Saturday, February 28, 2009

Better than "Yes"

Among the many things we measure on a daily basis is the ratio of prospective new patient calls to the number of appointments that get scheduled from those calls. It is not cheep to get the phone to ring and we want to make sure we are maximizing the return on that investment.

So what is a reasonable expectation for appointments set to incoming calls? If the marketing is targeted to the right group and the verbal skills are correct, is there any reason why the appointment percentage shouldn’t be 100%. Note that I said the percentage. That does not mean that 100% of the patients who call are going to schedule. For example, what if someone calls to find a dentist who takes Medicaid and you don’t. You can use your best verbal skills to help him or her understand the benefits of coming to you anyway, but there are people who have life conditions important to them that direct them to other offices. That’s OK. You are not going to get them all. In fact, you don’t want them all! You’re not everybody’s dentist. But for every prospective patient who calls that you are not able to schedule, there should be another call behind it where you are able to inquire about other family members who might want to come in as well. Instead of scheduling just one appointment from that call, you could schedule two. That increases your average. When you look at it from that perspective, 100% is achievable. At least that is what I used to think.

Here’s the rest of the story.

Recently, in an office we work with, I started to notice an interesting trend. The call to scheduled appointment ratio was greater than 100% on a regular basis. At the end of each month when we totaled up the numbers, the appointment ratio was 120 to 130%. Was this a mistake or was something going on here? We checked into the numbers and they were correct. What was going on is that the appointment coordinator had a “Better than YES!” attitude. She was not satisfied with just getting one “yes” per call, she wanted two or more. And two or more she got! With good verbal and relationship skills, you can engage each caller in a slightly extended conversation with questions like:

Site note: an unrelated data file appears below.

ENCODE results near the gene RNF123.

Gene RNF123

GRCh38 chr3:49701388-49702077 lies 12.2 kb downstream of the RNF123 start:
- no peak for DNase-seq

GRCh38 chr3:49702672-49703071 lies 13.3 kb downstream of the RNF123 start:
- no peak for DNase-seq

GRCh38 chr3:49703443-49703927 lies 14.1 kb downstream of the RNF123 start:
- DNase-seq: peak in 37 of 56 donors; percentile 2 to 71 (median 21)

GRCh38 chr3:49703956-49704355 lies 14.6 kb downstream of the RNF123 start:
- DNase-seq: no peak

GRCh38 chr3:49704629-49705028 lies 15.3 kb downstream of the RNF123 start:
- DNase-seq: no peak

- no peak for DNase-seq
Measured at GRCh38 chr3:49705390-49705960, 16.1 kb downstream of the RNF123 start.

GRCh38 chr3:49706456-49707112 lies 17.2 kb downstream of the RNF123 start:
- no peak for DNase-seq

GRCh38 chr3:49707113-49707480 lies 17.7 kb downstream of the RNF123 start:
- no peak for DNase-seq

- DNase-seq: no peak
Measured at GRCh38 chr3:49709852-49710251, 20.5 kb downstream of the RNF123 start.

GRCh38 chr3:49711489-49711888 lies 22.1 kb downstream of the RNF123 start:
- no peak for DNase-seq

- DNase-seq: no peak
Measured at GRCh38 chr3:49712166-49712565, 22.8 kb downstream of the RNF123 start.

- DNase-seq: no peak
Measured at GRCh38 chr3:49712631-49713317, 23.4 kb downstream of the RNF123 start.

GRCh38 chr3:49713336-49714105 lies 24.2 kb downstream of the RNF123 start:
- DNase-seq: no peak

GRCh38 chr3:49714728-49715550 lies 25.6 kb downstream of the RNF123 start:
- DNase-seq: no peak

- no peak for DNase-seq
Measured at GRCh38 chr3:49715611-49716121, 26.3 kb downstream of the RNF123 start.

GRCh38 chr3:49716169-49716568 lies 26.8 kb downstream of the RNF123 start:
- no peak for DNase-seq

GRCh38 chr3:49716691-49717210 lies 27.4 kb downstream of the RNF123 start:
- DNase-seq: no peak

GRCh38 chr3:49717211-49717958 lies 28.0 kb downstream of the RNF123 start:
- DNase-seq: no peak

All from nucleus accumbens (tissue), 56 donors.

• Who else at home is over-due for their regular dental appointment?
  • Tell me about your family. We love families in our practice.
  • Since health is a family affair, we like to invite the whole family to be part of our practice.
  • Who else is at home that should be coming as well?
Like most situations, when you ASK, people respond. And respond they did. Just by virtue of expecting something “better than Yes,” this office starting getting one of the best percentages on their calls to scheduled appointments that we have ever seen.

This great example has raised my expectations. 100% is no longer good enough! 120%, 130% or more is possible if you just ASK and expect something “Better than Yes!”

So, raise your expectations. Don’t be satisfied with a simple “Yes.” Commit to “Better than Yes” by asking for more than just one scheduled appointment per call.

Sunday, February 8, 2009

A Great Recovery

While in Las Vegas this week at our Crown Council Annual Event, I was reminded of a simple principle of Total Patient Service worth reinforcing with your team. It’s the principle of “Recovery.”

After dealing with a long series of mishaps with a hotel that were handled poorly before and after the incidents that occurred, I said to myself, “this is really not that difficult.” You see, no body’s perfect. To execute 100% with every patient to their satisfaction is an impossibility. But how you recover from a mistake may very well be the difference between average and great.

A patient in a practice we work with sent the doctor a very strong letter with complaints of things that had gone wrong during her last visit followed by a demand that her records be transferred to another dentist. How would you handle that situation? Instead of sending a strong letter in return or just rolling over and sending the records, this wise dentist picked up the phone and called the patient. The patient was surprised that the dentist would take the time or even bother with the issue. The dentist apologized followed with the secret of a great recovery: The dentist asked: “What can we do to make it up to you?” The patient did not know what to say. By the time the call was over, the mishap had been taken care of and everything was back on track.

Many times, the secret to a great recovery is a simple question:
“What can we do to make it up to you?”
“What would you like us to do?”
“If you were us, what would be suggest we do in this situation?”

Many times the patient’s solution is much better than anything you might come up with on your own. So, just ASK! It may be the fast track to recovery that will leave the patient smiling and coming back.